When it comes to privacy, style, and customization, detached ADUs are hard to beat. They’re among one of the most popular ADU types, and are a great option for homeowners that are looking for that middle-ground price tag (garage conversions are the most affordable, while above-garage ADUs are usually the most expensive.) So how much does a detached ADU cost?

Starting cost for a detached ADU

While price tags will vary depending on each individual project, the starting cost for a detached custom built ADU is generally about $240,000.

$240,000 is the cost for a basic detached ADU built on a flat lot and without any bells and whistles, complicated designs, or custom finishes. Based on what we’ve seen from our clients, homeowners will want to throw in that gorgeous custom cabinetry or a rooftop deck, and that’s okay! An ADU is a great way to express your style. Just know that these features are going to add to the final total.

Check out our Splurge vs Save blog to find different ways to add special touches on a budget.

Aside from the design elements, the characteristics of your lot can also add to the final cost of your ADU:

  • Sloping
  • Lot depth
  • Coastal overlay (permit fees are going to be higher)

And a few other things.

Detached ADU cost per square foot

The cost per square foot for a detached ADU is about $300 to $600. That’s quite a big range!

Although many people are eager to use the cost per square foot method to generate an estimate for their ADU, it’s just not that simple. And here’s why.

With any ADU project, there are many fixed costs involved. For example, the design fees you will pay do not vary dramatically depending on the size of the ADU. Similarly, all ADUs are required to have a kitchen and bathroom regardless of size, and that is expensive square footage no matter what. At the end of the day, building an ADU that is 400 sq feet versus 1,200 sq feet will not really alter these fixed costs.

Since the cost per square foot is not a very reliable method, here is one way to think about it. The first 400 sq feet is always going to be the priciest due to these fixed costs. Typically, the larger you build your ADU from there, the lower your cost per square foot since you are now tapping into economies of scale. So in this way, bigger really can sometimes be better!

Cost Breakdown

Now that you have an understanding of some fixed costs associated with ADUs, let’s do a quick breakdown by percentages.

Design 8-10%

Even though design fees are a mere fraction of your total cost, your designer can massively impact your budget.

Special design aspects like custom rooflines, vaulted ceilings, a loft, and even large windows can increase a modest budget by tens or even hundreds of thousands. Unless your designer discloses this information to you, you won’t know about these costs until you start collecting general contractor bids. Yikes!

A good ADU designer will have a general understanding of construction costs, deep knowledge of local and state legislation, and good communication skills. Trust us. This isn’t a cost you’ll want to cut corners on.

Join us every other Thursday for our free webinar on how to source a good ADU designer and general contractor. Get your questions answered by an ADU professional. You can sign up for our next one here.

Permitting 4-6%

Permitting is a small but important part of your overall budget. Before you can start building, your permit must be approved by the city planning department, which can take time. They may ask for some small revisions, but no worries! That is normal, and your designer will handle it. Keep in mind that properties located under coastal overlays may need to pay more for permits.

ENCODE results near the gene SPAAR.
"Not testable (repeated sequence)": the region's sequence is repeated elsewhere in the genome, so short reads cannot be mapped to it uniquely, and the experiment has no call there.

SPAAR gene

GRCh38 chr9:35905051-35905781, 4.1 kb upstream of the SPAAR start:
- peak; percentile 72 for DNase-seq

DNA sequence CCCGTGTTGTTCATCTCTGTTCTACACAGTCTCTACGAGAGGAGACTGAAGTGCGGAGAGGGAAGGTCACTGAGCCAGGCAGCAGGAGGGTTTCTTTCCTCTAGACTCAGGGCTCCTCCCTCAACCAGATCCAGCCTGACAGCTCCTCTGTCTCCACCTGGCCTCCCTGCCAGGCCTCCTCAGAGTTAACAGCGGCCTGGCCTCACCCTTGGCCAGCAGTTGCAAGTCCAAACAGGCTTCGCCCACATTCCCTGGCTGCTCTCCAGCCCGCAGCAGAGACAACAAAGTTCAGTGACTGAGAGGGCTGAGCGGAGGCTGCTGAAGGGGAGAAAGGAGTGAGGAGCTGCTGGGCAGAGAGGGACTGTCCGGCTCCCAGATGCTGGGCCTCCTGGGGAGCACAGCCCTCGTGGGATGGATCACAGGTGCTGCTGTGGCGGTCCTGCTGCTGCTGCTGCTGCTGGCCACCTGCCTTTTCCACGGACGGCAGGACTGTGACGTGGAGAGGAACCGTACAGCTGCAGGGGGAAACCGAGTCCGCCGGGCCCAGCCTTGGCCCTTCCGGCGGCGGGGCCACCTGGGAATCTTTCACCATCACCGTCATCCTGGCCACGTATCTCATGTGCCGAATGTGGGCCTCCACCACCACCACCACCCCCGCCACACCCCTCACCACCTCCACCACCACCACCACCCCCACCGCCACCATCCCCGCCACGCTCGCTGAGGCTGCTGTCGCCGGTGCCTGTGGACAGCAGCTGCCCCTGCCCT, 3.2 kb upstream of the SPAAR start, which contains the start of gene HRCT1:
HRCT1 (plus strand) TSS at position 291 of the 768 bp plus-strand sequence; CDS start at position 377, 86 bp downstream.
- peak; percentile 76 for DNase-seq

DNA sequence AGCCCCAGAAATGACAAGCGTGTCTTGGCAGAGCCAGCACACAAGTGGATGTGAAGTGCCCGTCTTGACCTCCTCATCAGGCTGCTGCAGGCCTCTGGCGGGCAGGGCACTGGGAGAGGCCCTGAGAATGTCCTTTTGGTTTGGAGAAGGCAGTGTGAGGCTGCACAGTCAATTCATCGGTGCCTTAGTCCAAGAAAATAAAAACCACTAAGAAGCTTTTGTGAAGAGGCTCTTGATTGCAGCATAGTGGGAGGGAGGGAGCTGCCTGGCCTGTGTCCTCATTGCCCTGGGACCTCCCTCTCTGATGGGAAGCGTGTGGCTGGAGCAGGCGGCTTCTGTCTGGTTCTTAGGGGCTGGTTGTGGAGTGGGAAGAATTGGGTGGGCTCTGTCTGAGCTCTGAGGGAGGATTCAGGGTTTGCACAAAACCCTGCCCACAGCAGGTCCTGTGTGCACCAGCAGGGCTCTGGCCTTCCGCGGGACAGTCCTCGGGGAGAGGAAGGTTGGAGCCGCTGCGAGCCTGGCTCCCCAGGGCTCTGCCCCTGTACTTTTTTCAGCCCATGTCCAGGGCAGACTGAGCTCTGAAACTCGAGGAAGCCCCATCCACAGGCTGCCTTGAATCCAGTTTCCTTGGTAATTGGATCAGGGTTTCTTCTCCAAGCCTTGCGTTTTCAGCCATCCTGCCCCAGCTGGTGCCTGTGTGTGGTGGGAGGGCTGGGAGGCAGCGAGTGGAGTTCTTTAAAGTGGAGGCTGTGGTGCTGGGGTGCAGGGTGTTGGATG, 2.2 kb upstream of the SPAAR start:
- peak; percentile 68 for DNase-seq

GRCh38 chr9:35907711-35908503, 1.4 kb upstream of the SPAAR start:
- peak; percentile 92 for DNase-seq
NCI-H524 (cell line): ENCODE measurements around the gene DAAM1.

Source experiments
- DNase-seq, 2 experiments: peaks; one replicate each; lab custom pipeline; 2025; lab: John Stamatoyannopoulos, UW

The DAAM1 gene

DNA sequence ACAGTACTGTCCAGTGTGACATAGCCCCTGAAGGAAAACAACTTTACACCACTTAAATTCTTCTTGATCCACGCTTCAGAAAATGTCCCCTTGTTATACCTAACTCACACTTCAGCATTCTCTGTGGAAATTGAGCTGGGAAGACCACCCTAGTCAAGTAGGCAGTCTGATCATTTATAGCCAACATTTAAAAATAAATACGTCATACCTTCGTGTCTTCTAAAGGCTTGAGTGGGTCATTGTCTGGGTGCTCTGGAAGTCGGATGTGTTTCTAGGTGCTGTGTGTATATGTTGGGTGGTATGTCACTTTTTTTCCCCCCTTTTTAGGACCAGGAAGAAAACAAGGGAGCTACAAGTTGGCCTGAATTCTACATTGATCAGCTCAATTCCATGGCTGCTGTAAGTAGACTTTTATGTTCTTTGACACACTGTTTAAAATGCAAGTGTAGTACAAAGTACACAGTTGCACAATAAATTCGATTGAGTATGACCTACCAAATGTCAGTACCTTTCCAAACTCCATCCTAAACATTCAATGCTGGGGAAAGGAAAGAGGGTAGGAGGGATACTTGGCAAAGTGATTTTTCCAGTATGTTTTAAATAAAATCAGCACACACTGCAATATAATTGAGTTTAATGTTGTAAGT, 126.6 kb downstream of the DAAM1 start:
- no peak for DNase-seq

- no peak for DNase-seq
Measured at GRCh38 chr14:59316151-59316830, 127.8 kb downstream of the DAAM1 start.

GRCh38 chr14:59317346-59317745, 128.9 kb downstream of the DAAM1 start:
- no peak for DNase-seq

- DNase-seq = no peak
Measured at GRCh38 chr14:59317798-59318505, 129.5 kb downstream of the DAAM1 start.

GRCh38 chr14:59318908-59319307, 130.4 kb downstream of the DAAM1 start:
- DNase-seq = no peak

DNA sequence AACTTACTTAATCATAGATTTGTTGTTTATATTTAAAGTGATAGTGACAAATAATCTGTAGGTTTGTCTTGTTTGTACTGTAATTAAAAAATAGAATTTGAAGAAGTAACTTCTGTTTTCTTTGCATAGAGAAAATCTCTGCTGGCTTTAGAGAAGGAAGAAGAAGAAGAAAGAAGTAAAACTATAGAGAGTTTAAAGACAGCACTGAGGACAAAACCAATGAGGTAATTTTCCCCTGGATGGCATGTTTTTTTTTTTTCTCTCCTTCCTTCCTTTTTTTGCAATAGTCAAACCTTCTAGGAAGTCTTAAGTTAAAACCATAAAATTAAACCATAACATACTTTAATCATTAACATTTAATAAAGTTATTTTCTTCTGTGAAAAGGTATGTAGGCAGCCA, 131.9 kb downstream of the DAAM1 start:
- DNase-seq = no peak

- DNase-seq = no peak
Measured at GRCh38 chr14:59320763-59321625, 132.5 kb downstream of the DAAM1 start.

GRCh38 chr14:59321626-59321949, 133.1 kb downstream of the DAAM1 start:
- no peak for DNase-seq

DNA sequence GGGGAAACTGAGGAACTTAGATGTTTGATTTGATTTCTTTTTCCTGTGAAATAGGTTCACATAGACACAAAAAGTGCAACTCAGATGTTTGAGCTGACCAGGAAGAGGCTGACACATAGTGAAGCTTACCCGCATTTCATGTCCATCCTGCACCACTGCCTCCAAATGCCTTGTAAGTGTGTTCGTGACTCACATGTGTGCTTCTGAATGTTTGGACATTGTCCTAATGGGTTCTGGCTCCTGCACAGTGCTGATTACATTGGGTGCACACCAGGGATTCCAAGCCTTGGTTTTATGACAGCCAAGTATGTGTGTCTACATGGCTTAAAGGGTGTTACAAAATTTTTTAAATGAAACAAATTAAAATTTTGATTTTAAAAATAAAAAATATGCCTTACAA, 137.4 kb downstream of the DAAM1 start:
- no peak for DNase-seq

We’ve heard of homeowners trying to build their ADUs without a permit to save money, but this is a massive financial risk. If you decide to rent out your ADU for passive rental income and your tenant gets injured in your unpermitted ADU, you could face a hefty lawsuit. Furthermore, if the city finds out about your unpermitted ADU, you may have to pay some fines. In more extreme cases, you might even need to tear it down.

Permitting your unit also means it can be included in the appraisal when you sell your home, which means a higher resale value.

Construction 84-88%

Construction will be the bulk of your cost. This cost will include the cost of materials, labor, site prep, and more. So, it’s very important to find the right contractor to manage your ADU project.

Some homeowners reach out to us to ask if they can build the ADU themselves to cut costs. While technically, you CAN build an ADU yourself, we highly advise against it for various reasons.

For starters, we’ve found that homeowners that attempt to build the ADU themselves end up actually paying more than if they had just hired a general contractor. General contractors will often have connections to distributors. They will benefit from bulk discounts which will be passed on to you. Plus, they already have a team of builders and a network of subcontractors that they trust to get the job done.

Maxable already has a network of contractors in various regions that have been thoroughly vetted by our ADU Agents. These contractors have an excellent track record with clients, years of experience, and most importantly, are fully licensed. Book an ADU Planning Call to talk to an ADU Expert about your project and to get connected to all the vetted professionals you’ll need to kickstart your project.

What is a detached ADU?

A “detached” ADU is a stand-alone build that is detached from the main house. Usually, they are situated in the backyard of the primary residence. Detached units provide great privacy and autonomy for any occupant, such as an elderly family member, recent grad, or new tenant. They are truly fantastic multi-purpose spaces! And better yet? They do a great job of increasing your property value.